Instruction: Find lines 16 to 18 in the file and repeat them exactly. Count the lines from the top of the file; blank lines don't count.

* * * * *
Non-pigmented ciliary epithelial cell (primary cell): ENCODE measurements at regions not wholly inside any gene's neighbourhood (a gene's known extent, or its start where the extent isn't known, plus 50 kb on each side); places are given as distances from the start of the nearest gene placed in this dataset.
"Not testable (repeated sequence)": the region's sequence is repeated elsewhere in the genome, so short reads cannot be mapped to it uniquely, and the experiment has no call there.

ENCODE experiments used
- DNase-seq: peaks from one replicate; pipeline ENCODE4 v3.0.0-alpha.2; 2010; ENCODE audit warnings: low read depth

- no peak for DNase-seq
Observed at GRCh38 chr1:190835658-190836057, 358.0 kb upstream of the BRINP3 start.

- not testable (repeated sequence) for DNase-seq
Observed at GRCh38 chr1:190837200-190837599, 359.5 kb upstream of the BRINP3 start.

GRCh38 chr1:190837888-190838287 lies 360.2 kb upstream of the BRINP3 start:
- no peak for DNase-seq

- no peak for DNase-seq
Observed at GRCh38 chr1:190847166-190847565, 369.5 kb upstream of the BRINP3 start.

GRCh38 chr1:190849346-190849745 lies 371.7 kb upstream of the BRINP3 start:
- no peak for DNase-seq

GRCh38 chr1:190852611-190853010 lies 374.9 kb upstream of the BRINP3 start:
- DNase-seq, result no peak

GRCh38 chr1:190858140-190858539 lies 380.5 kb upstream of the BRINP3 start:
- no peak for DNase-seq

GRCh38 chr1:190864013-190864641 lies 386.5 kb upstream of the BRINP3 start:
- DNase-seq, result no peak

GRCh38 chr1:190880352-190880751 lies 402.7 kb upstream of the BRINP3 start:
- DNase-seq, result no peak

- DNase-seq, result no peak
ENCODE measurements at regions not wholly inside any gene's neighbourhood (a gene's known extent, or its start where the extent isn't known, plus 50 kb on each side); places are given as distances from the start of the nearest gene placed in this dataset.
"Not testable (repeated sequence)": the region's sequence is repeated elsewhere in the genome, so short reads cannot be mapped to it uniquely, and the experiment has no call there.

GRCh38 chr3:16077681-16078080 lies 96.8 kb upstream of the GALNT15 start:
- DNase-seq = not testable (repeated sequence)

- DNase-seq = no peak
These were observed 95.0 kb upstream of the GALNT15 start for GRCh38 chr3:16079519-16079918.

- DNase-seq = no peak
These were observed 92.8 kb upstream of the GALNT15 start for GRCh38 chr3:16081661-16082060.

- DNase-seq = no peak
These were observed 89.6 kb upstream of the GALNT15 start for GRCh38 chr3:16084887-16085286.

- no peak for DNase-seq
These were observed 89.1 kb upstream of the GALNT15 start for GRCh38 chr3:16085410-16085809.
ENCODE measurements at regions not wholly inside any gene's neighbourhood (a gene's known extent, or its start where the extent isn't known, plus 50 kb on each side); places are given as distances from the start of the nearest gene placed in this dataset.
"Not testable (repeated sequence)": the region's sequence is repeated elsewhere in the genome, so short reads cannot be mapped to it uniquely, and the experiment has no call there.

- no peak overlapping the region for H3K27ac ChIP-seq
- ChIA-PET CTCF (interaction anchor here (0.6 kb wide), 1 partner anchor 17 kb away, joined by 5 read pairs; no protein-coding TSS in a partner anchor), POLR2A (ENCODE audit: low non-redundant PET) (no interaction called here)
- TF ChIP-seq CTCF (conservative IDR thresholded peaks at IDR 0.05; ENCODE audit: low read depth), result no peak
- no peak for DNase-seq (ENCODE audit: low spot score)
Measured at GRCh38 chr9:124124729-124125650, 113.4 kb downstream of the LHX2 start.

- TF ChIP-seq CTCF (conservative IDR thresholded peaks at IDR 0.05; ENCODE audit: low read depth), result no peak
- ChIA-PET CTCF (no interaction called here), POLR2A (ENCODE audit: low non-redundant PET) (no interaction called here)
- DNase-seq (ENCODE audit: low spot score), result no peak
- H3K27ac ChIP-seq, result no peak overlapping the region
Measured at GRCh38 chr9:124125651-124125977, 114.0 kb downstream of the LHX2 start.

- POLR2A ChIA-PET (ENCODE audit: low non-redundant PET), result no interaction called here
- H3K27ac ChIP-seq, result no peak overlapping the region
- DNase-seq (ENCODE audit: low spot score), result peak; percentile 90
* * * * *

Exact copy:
- DNase-seq, result no peak

GRCh38 chr1:190858140-190858539 lies 380.5 kb upstream of the BRINP3 start:
- no peak for DNase-seq